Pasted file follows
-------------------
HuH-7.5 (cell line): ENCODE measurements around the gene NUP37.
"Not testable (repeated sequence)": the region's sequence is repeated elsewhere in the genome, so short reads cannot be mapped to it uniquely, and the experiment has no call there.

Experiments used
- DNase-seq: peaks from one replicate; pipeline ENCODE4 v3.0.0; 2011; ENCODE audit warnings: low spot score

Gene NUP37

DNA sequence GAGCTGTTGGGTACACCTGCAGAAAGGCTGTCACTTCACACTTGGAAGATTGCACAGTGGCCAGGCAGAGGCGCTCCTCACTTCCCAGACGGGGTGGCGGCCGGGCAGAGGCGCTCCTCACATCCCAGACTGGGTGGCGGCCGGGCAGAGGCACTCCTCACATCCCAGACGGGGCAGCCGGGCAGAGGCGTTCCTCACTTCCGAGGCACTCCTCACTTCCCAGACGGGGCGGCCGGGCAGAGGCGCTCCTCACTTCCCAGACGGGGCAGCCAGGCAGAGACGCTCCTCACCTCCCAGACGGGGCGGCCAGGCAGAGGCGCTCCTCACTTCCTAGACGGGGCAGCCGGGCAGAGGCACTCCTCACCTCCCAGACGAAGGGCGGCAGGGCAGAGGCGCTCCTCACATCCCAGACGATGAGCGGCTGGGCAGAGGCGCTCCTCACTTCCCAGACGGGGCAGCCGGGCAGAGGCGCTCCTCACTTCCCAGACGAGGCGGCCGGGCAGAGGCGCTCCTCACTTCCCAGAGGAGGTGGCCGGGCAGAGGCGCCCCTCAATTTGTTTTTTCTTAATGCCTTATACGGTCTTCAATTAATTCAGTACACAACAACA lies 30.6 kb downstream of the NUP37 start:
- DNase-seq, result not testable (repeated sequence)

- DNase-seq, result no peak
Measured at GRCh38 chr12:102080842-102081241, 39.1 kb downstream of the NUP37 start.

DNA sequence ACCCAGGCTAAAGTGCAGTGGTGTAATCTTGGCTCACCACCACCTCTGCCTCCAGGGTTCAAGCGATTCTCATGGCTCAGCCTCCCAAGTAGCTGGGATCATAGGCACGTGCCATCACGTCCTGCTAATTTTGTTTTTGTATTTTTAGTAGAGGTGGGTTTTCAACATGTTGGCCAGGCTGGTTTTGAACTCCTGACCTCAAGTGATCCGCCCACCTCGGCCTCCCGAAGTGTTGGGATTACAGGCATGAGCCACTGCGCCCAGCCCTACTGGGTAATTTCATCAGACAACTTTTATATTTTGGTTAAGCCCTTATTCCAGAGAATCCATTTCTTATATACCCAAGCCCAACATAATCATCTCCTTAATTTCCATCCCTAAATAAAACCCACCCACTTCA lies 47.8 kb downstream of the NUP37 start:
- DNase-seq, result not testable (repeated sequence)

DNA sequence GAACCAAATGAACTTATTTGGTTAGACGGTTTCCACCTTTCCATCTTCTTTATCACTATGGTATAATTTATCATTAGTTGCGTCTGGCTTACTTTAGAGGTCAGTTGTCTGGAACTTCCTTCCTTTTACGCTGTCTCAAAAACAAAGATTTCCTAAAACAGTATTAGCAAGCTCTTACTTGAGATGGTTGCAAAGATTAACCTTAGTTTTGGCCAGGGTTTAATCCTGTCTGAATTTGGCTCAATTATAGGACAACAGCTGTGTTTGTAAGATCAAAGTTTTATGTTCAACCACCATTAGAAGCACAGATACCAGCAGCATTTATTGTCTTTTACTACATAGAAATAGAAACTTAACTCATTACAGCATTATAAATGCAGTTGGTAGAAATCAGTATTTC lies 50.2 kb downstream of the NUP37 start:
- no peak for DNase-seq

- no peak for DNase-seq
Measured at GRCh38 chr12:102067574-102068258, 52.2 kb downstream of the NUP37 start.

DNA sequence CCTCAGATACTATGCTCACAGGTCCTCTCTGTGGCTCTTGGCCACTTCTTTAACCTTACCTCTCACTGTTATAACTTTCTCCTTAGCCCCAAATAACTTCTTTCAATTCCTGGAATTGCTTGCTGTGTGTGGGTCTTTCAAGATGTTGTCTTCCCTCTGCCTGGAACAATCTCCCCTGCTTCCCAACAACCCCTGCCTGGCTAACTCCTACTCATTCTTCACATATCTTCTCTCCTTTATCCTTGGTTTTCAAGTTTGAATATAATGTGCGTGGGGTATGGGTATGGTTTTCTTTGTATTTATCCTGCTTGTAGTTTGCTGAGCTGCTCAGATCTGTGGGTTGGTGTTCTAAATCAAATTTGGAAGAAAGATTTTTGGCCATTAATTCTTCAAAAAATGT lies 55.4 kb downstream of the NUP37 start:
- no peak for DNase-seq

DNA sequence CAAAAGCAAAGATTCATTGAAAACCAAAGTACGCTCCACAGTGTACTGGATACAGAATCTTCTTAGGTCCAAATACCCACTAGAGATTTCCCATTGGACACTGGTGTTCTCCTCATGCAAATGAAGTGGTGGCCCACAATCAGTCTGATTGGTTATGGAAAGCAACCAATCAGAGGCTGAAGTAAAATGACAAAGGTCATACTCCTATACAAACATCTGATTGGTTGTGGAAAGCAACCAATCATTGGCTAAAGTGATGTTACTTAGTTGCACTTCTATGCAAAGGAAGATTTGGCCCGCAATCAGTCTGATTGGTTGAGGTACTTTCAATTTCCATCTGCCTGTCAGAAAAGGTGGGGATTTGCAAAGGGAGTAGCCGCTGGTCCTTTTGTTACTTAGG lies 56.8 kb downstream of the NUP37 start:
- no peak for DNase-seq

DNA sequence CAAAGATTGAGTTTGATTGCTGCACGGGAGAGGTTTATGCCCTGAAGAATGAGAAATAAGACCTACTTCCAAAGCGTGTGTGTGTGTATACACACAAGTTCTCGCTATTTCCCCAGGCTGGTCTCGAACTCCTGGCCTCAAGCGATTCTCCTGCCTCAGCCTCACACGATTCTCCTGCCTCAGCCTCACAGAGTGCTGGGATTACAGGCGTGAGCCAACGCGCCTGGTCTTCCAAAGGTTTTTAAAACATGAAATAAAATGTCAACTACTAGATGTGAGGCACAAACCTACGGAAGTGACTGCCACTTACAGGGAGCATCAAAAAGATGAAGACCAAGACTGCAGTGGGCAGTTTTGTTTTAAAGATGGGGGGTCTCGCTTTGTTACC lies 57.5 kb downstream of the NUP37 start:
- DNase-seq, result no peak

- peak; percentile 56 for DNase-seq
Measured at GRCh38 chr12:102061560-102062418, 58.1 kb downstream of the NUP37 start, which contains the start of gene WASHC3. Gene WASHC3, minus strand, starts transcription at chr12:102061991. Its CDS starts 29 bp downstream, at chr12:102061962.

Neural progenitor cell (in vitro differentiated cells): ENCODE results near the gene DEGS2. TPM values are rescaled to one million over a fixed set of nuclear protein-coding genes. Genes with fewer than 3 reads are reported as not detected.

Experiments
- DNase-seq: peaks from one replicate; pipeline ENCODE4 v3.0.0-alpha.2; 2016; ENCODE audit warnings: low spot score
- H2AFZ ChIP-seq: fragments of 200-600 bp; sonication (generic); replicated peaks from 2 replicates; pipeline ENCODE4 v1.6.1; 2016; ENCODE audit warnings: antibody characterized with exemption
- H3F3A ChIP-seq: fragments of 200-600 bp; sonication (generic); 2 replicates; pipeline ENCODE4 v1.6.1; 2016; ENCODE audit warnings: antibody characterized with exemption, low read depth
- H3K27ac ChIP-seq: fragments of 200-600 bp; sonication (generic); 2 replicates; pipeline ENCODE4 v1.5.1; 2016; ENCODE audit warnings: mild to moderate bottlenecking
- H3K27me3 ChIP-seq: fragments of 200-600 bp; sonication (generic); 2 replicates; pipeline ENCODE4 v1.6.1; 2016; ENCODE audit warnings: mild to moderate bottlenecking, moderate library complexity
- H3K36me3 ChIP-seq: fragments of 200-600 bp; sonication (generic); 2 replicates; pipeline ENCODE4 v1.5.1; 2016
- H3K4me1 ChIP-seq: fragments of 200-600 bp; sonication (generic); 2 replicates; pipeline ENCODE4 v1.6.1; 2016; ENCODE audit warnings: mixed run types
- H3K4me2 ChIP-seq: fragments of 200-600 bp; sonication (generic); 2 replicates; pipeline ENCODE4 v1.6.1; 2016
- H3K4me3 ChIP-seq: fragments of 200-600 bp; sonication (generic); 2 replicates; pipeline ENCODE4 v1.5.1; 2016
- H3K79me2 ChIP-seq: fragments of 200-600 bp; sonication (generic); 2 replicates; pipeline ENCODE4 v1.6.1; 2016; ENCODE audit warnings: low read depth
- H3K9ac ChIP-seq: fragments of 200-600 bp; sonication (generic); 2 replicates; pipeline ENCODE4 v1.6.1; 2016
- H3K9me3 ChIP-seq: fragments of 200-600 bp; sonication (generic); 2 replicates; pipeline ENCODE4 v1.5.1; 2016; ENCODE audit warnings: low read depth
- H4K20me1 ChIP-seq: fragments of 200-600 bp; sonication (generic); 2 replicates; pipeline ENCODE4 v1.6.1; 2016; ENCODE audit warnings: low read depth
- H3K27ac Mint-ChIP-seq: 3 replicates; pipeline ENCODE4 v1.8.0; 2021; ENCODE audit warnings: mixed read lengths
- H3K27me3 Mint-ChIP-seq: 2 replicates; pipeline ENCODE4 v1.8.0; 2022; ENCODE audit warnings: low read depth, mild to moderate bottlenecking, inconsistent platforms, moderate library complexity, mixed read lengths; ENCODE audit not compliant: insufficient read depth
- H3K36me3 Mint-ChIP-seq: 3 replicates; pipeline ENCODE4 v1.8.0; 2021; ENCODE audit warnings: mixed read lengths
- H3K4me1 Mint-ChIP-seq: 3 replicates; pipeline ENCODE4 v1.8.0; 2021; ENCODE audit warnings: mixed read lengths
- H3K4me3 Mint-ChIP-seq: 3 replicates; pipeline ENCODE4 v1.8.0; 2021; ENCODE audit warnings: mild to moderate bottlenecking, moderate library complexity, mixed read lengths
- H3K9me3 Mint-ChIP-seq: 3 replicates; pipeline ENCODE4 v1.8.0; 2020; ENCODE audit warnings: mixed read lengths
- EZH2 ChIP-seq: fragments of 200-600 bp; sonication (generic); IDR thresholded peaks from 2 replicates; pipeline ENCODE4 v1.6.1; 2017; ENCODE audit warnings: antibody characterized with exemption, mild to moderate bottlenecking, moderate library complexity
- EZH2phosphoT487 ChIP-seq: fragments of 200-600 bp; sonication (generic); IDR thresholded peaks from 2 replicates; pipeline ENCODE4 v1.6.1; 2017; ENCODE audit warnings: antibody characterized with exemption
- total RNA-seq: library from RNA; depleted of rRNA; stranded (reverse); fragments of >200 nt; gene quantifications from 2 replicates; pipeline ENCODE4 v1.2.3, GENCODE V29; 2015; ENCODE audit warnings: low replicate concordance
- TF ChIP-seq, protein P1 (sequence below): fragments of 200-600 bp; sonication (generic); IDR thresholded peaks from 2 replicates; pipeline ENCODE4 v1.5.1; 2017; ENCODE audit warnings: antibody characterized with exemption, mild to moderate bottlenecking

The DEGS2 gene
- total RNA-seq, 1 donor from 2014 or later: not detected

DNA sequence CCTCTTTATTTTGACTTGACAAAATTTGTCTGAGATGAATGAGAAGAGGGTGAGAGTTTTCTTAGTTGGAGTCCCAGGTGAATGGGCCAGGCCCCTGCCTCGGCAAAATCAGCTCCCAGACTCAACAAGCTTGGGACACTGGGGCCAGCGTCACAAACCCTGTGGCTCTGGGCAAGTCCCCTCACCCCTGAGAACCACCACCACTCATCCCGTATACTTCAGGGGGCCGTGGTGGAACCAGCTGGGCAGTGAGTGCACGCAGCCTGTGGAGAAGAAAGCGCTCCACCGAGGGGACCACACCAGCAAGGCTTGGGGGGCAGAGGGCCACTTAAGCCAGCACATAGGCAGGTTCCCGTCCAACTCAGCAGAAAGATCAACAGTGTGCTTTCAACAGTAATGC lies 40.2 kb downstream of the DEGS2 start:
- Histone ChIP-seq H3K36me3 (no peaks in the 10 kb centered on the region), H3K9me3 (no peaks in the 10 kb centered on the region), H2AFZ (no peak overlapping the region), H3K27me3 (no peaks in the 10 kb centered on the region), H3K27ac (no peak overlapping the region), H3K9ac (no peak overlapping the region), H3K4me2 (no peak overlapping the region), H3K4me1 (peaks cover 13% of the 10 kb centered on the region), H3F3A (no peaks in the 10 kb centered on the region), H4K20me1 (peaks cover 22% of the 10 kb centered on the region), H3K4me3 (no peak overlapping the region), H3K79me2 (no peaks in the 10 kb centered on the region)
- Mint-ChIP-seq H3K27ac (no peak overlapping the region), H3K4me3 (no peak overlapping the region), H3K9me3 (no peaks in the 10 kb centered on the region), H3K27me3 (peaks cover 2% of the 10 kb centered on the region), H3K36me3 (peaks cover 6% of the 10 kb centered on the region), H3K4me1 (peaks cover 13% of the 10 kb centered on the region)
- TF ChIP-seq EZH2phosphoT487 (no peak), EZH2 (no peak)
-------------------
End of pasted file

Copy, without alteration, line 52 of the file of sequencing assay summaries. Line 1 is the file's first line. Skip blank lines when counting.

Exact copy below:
- Histone ChIP-seq H3K36me3 (no peaks in the 10 kb centered on the region), H3K9me3 (no peaks in the 10 kb centered on the region), H2AFZ (no peak overlapping the region), H3K27me3 (no peaks in the 10 kb centered on the region), H3K27ac (no peak overlapping the region), H3K9ac (no peak overlapping the region), H3K4me2 (no peak overlapping the region), H3K4me1 (peaks cover 13% of the 10 kb centered on the region), H3F3A (no peaks in the 10 kb centered on the region), H4K20me1 (peaks cover 22% of the 10 kb centered on the region), H3K4me3 (no peak overlapping the region), H3K79me2 (no peaks in the 10 kb centered on the region)